Five weeks of starvation

Five weeks of starvation

Last week Friday I was listening to Arthur Majara on a call-in programme on 357 FM. He described Lesotho as a hand-to-mouth nation and I fully agree with him. That programme made me wonder, can a hand-to-mouth nation survive the Covid-19 five weeks lockdown?
The Command Centre argued that the lockdown needed to be extended so

that the Ministry of Health and Command Centre could be given two weeks to transit from the state of preparedness to the stage of case management.
In the two weeks extension they committed to building the capacity of quarantine and isolation, rolling out robust testing facilities, procurement and distribution of medical supplies such as oxygen ventilators, patient monitors and Personal Protective Equipment (PPE).

The Command Centre would also conduct COVID-19 Stimulation Exercise to test the readiness of the National Emergency Command Centre and the District Emergency Operating Centres.

The Command Centre promised to implement an economic and social mitigation strategy within 14 days extension but unfortunately we are left with one week and nothing has been implemented.

The economic shutdown occasioned by the Covid-19 pandemic has exposed the soft underbelly of millions of Basotho and their capacity to suck it up for a long period. Barely four weeks into the crisis, thousands are already reeling in the pressure of the economic downturn. Casual labourers, small-scale traders, factory workers, street vendors are the worst hit.

This week, I seek to remind the nation of yet another unfortunate reality of hand to mouth scenario in which we find ourselves in, though Thabane’s administration has extended the lockdown by two weeks. We have been sentenced to five weeks of starvation, which could result in death in some cases.

I was listening to the Prime Minister’s Senior Private Secretary Thabo Thakalekoala who said this country could be in a lockdown state until December. The government does not understand how hard life is during the lockdown. It’s extremely hard because the majority of Basotho live from hand to mouth.

As I write this article, the middle class of this country is surviving on a hand-to-mouth basis (paycheck-to-paycheck), over 45 000 factory workers also survive from paycheck-to-paycheck and in the process supporting their life-style with a semi-permanent and growing pile of debt.

So, how are Basotho who live from hand-to-mouth coping with the crisis? What are their greatest fears? Would they survive a prolonged period of economic sluggishness? Last week, I was invited to an event where businessman Tšeliso Nthane was giving food parcels to over 3000 street vendors at Pitso ground.

I walked around the venue talking and listening to very sad stories of our people. Indeed, the past four weeks have been very hard on our people. This is partly due to the “Hand to Mouth” life that most of our people live. This therefore calls for a different approach from the government, an honest reflection and genuine commitment to tackle the economic needs of Basotho during the lockdown.

To be honest it is very hard, and it’s not just the poverty. It is the corruption and helplessness one feels when you have no one to turn to because your own government does not care.
It’s the heartache and frustration you feel knowing that Basotho have the potential to respond to this crisis in a professional manner, but they are being held back by the government officials too indulged in their own interests.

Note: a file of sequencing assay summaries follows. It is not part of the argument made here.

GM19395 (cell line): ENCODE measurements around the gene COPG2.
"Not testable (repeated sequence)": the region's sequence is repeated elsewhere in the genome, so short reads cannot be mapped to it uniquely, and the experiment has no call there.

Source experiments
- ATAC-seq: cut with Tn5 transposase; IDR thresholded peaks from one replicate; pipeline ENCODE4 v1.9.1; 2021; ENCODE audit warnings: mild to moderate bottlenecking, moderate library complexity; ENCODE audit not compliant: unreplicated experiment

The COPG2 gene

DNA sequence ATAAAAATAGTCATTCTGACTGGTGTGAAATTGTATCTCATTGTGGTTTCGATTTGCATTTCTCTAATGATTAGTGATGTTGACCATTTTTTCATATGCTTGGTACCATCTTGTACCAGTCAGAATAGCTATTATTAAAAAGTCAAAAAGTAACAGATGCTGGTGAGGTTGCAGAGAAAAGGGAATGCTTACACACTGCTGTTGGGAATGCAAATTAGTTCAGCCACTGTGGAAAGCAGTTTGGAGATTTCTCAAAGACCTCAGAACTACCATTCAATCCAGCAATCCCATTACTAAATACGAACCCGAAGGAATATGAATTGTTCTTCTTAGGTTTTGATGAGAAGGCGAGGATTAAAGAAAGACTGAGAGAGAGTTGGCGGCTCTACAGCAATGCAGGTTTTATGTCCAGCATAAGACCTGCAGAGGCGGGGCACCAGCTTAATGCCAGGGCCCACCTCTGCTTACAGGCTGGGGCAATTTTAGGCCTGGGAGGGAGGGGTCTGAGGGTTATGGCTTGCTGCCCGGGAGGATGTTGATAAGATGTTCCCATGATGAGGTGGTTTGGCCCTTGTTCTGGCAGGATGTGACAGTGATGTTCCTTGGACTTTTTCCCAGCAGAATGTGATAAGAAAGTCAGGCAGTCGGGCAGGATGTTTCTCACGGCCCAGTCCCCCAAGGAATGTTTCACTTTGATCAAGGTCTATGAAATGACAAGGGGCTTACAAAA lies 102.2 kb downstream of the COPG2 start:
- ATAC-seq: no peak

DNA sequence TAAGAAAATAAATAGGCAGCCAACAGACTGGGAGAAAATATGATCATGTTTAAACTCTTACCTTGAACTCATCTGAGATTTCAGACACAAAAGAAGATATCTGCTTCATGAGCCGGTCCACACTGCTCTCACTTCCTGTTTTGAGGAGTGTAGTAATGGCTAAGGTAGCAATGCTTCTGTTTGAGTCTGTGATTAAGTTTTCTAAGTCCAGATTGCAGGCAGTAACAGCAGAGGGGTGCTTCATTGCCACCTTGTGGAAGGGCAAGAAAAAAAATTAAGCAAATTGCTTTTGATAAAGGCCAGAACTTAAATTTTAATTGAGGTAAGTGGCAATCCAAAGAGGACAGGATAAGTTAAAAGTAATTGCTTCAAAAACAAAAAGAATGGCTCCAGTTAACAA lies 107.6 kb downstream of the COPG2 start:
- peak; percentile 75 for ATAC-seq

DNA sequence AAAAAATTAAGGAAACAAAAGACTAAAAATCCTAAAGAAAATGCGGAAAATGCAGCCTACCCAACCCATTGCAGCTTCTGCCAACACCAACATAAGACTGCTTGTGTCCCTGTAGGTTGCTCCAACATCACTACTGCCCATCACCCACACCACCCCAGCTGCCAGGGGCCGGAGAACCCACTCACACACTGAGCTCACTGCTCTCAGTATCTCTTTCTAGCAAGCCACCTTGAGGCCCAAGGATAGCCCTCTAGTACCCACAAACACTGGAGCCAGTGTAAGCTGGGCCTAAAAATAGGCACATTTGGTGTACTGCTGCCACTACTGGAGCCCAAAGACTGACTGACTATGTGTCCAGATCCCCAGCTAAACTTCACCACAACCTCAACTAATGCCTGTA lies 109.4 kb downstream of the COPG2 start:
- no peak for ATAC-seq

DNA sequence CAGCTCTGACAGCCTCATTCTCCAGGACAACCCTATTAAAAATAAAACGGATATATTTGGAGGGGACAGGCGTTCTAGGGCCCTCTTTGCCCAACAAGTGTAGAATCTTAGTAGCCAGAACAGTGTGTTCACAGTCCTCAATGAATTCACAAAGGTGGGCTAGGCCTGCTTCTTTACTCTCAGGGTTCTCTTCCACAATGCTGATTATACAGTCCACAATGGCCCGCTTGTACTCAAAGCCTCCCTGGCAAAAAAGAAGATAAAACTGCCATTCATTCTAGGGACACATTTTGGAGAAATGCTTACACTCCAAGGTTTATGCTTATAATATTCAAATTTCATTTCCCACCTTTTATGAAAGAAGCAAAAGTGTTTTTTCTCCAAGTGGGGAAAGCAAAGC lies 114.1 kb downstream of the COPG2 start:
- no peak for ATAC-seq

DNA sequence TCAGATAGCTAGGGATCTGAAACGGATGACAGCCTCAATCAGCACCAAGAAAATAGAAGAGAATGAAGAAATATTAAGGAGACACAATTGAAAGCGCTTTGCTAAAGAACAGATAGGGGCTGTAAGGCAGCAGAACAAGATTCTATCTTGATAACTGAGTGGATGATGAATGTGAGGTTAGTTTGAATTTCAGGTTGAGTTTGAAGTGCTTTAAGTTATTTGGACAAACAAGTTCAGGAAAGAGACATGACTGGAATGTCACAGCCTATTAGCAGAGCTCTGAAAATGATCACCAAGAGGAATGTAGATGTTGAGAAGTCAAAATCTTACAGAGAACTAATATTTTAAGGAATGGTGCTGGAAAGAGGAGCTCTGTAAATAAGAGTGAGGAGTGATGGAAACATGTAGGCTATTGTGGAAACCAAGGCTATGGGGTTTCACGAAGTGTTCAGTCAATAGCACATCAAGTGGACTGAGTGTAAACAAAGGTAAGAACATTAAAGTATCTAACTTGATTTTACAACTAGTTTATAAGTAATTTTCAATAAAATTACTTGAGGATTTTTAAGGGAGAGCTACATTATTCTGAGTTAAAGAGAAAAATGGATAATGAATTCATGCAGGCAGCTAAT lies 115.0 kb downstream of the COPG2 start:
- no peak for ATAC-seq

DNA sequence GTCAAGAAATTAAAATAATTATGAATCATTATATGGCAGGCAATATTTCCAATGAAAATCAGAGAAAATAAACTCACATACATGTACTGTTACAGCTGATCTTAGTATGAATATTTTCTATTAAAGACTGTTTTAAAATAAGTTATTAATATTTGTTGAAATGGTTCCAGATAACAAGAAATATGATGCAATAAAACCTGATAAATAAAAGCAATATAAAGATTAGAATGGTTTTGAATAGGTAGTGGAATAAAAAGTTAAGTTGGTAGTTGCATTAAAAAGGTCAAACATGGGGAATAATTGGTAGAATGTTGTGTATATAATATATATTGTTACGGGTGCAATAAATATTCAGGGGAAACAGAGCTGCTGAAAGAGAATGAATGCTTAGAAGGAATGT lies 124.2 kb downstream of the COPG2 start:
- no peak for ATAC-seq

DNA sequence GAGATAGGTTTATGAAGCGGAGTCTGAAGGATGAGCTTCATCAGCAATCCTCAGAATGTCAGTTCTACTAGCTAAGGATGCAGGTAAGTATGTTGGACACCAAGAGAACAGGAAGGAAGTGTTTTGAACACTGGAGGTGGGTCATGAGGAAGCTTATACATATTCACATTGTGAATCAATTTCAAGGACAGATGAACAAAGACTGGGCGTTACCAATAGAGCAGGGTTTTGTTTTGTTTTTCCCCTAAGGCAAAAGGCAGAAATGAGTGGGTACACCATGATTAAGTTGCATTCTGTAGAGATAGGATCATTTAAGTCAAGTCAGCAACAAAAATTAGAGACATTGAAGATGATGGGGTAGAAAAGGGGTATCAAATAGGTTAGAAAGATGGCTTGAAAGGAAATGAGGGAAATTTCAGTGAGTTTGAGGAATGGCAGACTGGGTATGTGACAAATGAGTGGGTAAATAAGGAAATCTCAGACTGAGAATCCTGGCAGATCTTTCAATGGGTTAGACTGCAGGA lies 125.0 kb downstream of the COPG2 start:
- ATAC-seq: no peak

Even in times of crisis, it is the greed of the government ministers that is preventing us from achieving anything. Seven days after extension the Command Centre officials and Minister Thesele ’Maseribane appear on Lesotho Television news updating the nation on progress made and they are not ashamed to inform Basotho that the government is still in the planning stage and has been finalising the procurement of ventilators.
Come on people it’s been a month now.

The government officials and COVID-19 Command Centre are both behaving in a way that suggests a lack of any serious concern for the lives of the people who will die as a result of their posturing and machinations.
Most countries in the region announced the economic shutdown together with the remedial measures to assist affected individuals and businesses. These countries have set up sizable funds for economic stimulus strategies. But my country is still struggling with project management 101.

So if you would like to know why so many people in Lesotho are angry, it’s this. It’s because they live in a world in which seemingly no one in power cares if they live or die — never mind whether they live with dignity. During this lockdown they can starve to death, no one cares. Ministers are too busy serving their own interests.

Post COVID-19 lockdown Basotho are going to lose their jobs in big numbers, businesses are going to close, our tax revenues will go down drastically, some Basotho would have died because of starvation and crime will definitely increase. But the government does not care because they place zero value on the lives of people as the corrupt officials have been siphoning off public funds for private interests.

As I conclude it is important to acknowledge that it is our duty to tell our government, what we the people want them to do for us and not to sit idly by the wayside while people live hand-to-mouth and die. The government did not get voted into power to act on their own behalf.
They got voted into government to act on behalf of the people who mostly live hand-to-mouth. People are losing jobs and livelihoods, starving, and they need a caring government that will act fast.

Ramahooana Matlosa

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